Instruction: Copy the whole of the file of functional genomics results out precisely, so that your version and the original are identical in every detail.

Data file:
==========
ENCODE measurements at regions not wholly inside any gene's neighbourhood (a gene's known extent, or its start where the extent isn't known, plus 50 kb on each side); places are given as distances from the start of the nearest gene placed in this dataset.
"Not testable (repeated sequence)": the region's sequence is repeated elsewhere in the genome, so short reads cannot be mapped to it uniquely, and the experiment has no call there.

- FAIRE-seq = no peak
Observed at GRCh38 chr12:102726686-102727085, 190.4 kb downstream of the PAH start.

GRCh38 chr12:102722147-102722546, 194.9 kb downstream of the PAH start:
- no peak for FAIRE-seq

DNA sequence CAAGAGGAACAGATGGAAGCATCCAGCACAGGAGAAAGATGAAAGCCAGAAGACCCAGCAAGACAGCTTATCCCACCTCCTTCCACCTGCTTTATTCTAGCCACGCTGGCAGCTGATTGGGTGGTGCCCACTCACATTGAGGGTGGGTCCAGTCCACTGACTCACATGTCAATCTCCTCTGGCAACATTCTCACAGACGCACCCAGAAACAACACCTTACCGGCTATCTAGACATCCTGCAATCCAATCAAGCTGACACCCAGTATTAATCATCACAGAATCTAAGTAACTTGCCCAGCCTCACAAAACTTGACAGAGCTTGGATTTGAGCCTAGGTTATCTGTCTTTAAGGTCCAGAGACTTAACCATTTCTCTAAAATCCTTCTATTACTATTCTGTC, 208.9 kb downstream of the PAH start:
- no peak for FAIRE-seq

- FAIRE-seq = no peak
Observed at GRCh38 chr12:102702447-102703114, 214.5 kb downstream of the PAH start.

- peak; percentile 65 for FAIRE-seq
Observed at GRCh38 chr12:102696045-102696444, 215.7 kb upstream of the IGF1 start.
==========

ENCODE measurements at regions not wholly inside any gene's neighbourhood (a gene's known extent, or its start where the extent isn't known, plus 50 kb on each side); places are given as distances from the start of the nearest gene placed in this dataset.
"Not testable (repeated sequence)": the region's sequence is repeated elsewhere in the genome, so short reads cannot be mapped to it uniquely, and the experiment has no call there.

- FAIRE-seq = no peak
Observed at GRCh38 chr12:102726686-102727085, 190.4 kb downstream of the PAH start.

GRCh38 chr12:102722147-102722546, 194.9 kb downstream of the PAH start:
- no peak for FAIRE-seq

DNA sequence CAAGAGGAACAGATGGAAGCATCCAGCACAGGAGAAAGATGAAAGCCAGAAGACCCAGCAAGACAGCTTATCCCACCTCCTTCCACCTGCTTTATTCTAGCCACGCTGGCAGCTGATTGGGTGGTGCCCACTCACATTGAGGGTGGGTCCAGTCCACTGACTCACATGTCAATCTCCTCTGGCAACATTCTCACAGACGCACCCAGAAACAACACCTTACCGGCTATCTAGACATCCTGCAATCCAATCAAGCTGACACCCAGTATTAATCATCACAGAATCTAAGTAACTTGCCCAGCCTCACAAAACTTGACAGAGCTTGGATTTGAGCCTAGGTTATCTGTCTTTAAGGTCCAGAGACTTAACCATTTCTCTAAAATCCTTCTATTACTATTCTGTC, 208.9 kb downstream of the PAH start:
- no peak for FAIRE-seq

- FAIRE-seq = no peak
Observed at GRCh38 chr12:102702447-102703114, 214.5 kb downstream of the PAH start.

- peak; percentile 65 for FAIRE-seq
Observed at GRCh38 chr12:102696045-102696444, 215.7 kb upstream of the IGF1 start.